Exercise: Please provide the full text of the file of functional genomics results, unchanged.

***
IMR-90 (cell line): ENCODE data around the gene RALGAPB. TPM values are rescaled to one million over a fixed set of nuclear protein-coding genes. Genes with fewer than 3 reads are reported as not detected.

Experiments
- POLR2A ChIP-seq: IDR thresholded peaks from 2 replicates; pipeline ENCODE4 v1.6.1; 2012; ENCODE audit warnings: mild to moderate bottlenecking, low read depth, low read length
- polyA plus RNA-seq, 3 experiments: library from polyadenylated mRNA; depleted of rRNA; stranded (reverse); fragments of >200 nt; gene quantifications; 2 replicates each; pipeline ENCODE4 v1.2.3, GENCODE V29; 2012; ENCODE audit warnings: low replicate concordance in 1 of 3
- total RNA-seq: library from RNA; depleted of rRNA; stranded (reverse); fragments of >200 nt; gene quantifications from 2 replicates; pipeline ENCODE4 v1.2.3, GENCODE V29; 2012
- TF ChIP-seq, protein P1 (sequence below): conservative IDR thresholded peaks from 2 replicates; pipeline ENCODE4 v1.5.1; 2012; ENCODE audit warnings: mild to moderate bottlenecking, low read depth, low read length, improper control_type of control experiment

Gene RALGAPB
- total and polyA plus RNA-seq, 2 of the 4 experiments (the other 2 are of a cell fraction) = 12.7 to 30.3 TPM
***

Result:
IMR-90 (cell line): ENCODE data around the gene RALGAPB. TPM values are rescaled to one million over a fixed set of nuclear protein-coding genes. Genes with fewer than 3 reads are reported as not detected.

Experiments
- POLR2A ChIP-seq: IDR thresholded peaks from 2 replicates; pipeline ENCODE4 v1.6.1; 2012; ENCODE audit warnings: mild to moderate bottlenecking, low read depth, low read length
- polyA plus RNA-seq, 3 experiments: library from polyadenylated mRNA; depleted of rRNA; stranded (reverse); fragments of >200 nt; gene quantifications; 2 replicates each; pipeline ENCODE4 v1.2.3, GENCODE V29; 2012; ENCODE audit warnings: low replicate concordance in 1 of 3
- total RNA-seq: library from RNA; depleted of rRNA; stranded (reverse); fragments of >200 nt; gene quantifications from 2 replicates; pipeline ENCODE4 v1.2.3, GENCODE V29; 2012
- TF ChIP-seq, protein P1 (sequence below): conservative IDR thresholded peaks from 2 replicates; pipeline ENCODE4 v1.5.1; 2012; ENCODE audit warnings: mild to moderate bottlenecking, low read depth, low read length, improper control_type of control experiment

Gene RALGAPB
- total and polyA plus RNA-seq, 2 of the 4 experiments (the other 2 are of a cell fraction) = 12.7 to 30.3 TPM